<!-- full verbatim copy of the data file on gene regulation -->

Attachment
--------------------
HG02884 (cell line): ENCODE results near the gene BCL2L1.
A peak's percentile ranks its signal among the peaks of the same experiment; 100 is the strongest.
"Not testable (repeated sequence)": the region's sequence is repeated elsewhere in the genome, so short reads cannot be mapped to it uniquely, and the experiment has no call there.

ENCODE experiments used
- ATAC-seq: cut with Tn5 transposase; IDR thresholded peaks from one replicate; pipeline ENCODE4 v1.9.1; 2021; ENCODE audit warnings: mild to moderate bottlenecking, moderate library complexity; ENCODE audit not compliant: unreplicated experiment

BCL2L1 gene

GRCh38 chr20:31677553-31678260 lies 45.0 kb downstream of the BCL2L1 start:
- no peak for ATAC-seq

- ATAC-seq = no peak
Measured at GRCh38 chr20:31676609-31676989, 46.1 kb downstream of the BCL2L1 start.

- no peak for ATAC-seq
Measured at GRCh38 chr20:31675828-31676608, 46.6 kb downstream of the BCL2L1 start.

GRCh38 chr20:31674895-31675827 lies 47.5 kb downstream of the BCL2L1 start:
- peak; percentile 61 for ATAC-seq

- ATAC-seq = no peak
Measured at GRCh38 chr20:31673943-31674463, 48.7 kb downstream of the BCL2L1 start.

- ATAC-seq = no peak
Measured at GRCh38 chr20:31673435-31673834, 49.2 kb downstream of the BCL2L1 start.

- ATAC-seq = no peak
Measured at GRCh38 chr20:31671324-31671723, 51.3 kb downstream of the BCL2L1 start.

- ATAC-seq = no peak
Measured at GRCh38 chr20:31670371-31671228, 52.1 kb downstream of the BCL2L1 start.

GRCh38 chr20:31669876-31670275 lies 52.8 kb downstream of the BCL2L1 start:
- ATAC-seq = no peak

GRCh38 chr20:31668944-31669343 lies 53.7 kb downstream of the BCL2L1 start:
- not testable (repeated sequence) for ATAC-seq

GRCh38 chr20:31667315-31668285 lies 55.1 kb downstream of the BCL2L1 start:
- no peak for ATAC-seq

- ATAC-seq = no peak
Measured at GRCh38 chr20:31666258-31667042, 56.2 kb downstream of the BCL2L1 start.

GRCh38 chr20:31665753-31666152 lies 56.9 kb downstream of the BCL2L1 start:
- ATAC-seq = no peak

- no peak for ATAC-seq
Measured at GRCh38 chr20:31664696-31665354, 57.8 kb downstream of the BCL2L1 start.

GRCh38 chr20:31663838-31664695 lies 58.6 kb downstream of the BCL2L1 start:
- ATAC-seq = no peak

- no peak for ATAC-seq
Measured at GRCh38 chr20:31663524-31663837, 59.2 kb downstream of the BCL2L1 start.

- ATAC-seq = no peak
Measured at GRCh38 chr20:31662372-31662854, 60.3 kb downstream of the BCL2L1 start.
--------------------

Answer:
HG02884 (cell line): ENCODE results near the gene BCL2L1.
A peak's percentile ranks its signal among the peaks of the same experiment; 100 is the strongest.
"Not testable (repeated sequence)": the region's sequence is repeated elsewhere in the genome, so short reads cannot be mapped to it uniquely, and the experiment has no call there.

ENCODE experiments used
- ATAC-seq: cut with Tn5 transposase; IDR thresholded peaks from one replicate; pipeline ENCODE4 v1.9.1; 2021; ENCODE audit warnings: mild to moderate bottlenecking, moderate library complexity; ENCODE audit not compliant: unreplicated experiment

BCL2L1 gene

GRCh38 chr20:31677553-31678260 lies 45.0 kb downstream of the BCL2L1 start:
- no peak for ATAC-seq

- ATAC-seq = no peak
Measured at GRCh38 chr20:31676609-31676989, 46.1 kb downstream of the BCL2L1 start.

- no peak for ATAC-seq
Measured at GRCh38 chr20:31675828-31676608, 46.6 kb downstream of the BCL2L1 start.

GRCh38 chr20:31674895-31675827 lies 47.5 kb downstream of the BCL2L1 start:
- peak; percentile 61 for ATAC-seq

- ATAC-seq = no peak
Measured at GRCh38 chr20:31673943-31674463, 48.7 kb downstream of the BCL2L1 start.

- ATAC-seq = no peak
Measured at GRCh38 chr20:31673435-31673834, 49.2 kb downstream of the BCL2L1 start.

- ATAC-seq = no peak
Measured at GRCh38 chr20:31671324-31671723, 51.3 kb downstream of the BCL2L1 start.

- ATAC-seq = no peak
Measured at GRCh38 chr20:31670371-31671228, 52.1 kb downstream of the BCL2L1 start.

GRCh38 chr20:31669876-31670275 lies 52.8 kb downstream of the BCL2L1 start:
- ATAC-seq = no peak

GRCh38 chr20:31668944-31669343 lies 53.7 kb downstream of the BCL2L1 start:
- not testable (repeated sequence) for ATAC-seq

GRCh38 chr20:31667315-31668285 lies 55.1 kb downstream of the BCL2L1 start:
- no peak for ATAC-seq

- ATAC-seq = no peak
Measured at GRCh38 chr20:31666258-31667042, 56.2 kb downstream of the BCL2L1 start.

GRCh38 chr20:31665753-31666152 lies 56.9 kb downstream of the BCL2L1 start:
- ATAC-seq = no peak

- no peak for ATAC-seq
Measured at GRCh38 chr20:31664696-31665354, 57.8 kb downstream of the BCL2L1 start.

GRCh38 chr20:31663838-31664695 lies 58.6 kb downstream of the BCL2L1 start:
- ATAC-seq = no peak

- no peak for ATAC-seq
Measured at GRCh38 chr20:31663524-31663837, 59.2 kb downstream of the BCL2L1 start.

- ATAC-seq = no peak
Measured at GRCh38 chr20:31662372-31662854, 60.3 kb downstream of the BCL2L1 start.